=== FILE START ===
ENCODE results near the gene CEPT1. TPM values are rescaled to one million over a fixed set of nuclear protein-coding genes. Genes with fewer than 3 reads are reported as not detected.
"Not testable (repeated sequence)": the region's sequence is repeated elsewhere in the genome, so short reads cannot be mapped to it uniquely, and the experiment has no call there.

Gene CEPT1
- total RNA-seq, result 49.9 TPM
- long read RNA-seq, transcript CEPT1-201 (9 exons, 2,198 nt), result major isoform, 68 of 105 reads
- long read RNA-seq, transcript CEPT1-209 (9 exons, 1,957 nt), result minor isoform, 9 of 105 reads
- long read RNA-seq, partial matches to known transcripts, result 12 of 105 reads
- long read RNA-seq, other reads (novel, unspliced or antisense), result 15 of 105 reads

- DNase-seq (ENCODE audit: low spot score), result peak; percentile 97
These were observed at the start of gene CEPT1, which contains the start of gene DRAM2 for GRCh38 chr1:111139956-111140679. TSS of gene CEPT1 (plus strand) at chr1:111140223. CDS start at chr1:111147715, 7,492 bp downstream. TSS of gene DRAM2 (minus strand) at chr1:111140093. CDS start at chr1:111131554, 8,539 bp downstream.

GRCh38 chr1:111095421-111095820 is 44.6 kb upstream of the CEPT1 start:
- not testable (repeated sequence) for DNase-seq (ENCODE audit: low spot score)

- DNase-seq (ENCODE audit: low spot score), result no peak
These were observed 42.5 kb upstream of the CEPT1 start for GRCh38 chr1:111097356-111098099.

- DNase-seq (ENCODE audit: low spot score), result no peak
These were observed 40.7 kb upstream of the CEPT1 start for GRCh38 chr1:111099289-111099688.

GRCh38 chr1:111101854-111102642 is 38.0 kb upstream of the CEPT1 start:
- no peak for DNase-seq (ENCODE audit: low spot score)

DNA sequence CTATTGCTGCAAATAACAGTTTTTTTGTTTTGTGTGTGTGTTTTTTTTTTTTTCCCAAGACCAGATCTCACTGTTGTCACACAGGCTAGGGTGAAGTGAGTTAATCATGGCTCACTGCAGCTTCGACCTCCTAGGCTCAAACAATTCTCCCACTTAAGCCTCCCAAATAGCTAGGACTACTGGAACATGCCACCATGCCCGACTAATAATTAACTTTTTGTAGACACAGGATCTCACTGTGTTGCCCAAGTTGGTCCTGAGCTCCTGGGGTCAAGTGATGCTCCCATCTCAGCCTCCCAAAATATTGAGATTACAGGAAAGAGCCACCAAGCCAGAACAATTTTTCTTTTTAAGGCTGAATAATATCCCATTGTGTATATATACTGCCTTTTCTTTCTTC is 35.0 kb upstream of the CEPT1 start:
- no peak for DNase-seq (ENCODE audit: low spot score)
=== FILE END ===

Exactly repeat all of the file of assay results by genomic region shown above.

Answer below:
ENCODE results near the gene CEPT1. TPM values are rescaled to one million over a fixed set of nuclear protein-coding genes. Genes with fewer than 3 reads are reported as not detected.
"Not testable (repeated sequence)": the region's sequence is repeated elsewhere in the genome, so short reads cannot be mapped to it uniquely, and the experiment has no call there.

Gene CEPT1
- total RNA-seq, result 49.9 TPM
- long read RNA-seq, transcript CEPT1-201 (9 exons, 2,198 nt), result major isoform, 68 of 105 reads
- long read RNA-seq, transcript CEPT1-209 (9 exons, 1,957 nt), result minor isoform, 9 of 105 reads
- long read RNA-seq, partial matches to known transcripts, result 12 of 105 reads
- long read RNA-seq, other reads (novel, unspliced or antisense), result 15 of 105 reads

- DNase-seq (ENCODE audit: low spot score), result peak; percentile 97
These were observed at the start of gene CEPT1, which contains the start of gene DRAM2 for GRCh38 chr1:111139956-111140679. TSS of gene CEPT1 (plus strand) at chr1:111140223. CDS start at chr1:111147715, 7,492 bp downstream. TSS of gene DRAM2 (minus strand) at chr1:111140093. CDS start at chr1:111131554, 8,539 bp downstream.

GRCh38 chr1:111095421-111095820 is 44.6 kb upstream of the CEPT1 start:
- not testable (repeated sequence) for DNase-seq (ENCODE audit: low spot score)

- DNase-seq (ENCODE audit: low spot score), result no peak
These were observed 42.5 kb upstream of the CEPT1 start for GRCh38 chr1:111097356-111098099.

- DNase-seq (ENCODE audit: low spot score), result no peak
These were observed 40.7 kb upstream of the CEPT1 start for GRCh38 chr1:111099289-111099688.

GRCh38 chr1:111101854-111102642 is 38.0 kb upstream of the CEPT1 start:
- no peak for DNase-seq (ENCODE audit: low spot score)

DNA sequence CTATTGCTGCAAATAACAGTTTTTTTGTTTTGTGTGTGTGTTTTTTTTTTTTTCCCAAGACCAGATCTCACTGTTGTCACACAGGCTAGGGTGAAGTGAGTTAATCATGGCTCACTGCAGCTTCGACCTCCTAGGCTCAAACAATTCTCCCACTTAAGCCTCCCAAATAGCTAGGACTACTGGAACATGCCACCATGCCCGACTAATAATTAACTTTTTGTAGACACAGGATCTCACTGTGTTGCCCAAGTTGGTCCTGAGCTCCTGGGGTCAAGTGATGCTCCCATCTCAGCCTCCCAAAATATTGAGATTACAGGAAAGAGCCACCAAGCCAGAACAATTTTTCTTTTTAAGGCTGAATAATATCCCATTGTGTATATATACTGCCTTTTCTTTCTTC is 35.0 kb upstream of the CEPT1 start:
- no peak for DNase-seq (ENCODE audit: low spot score)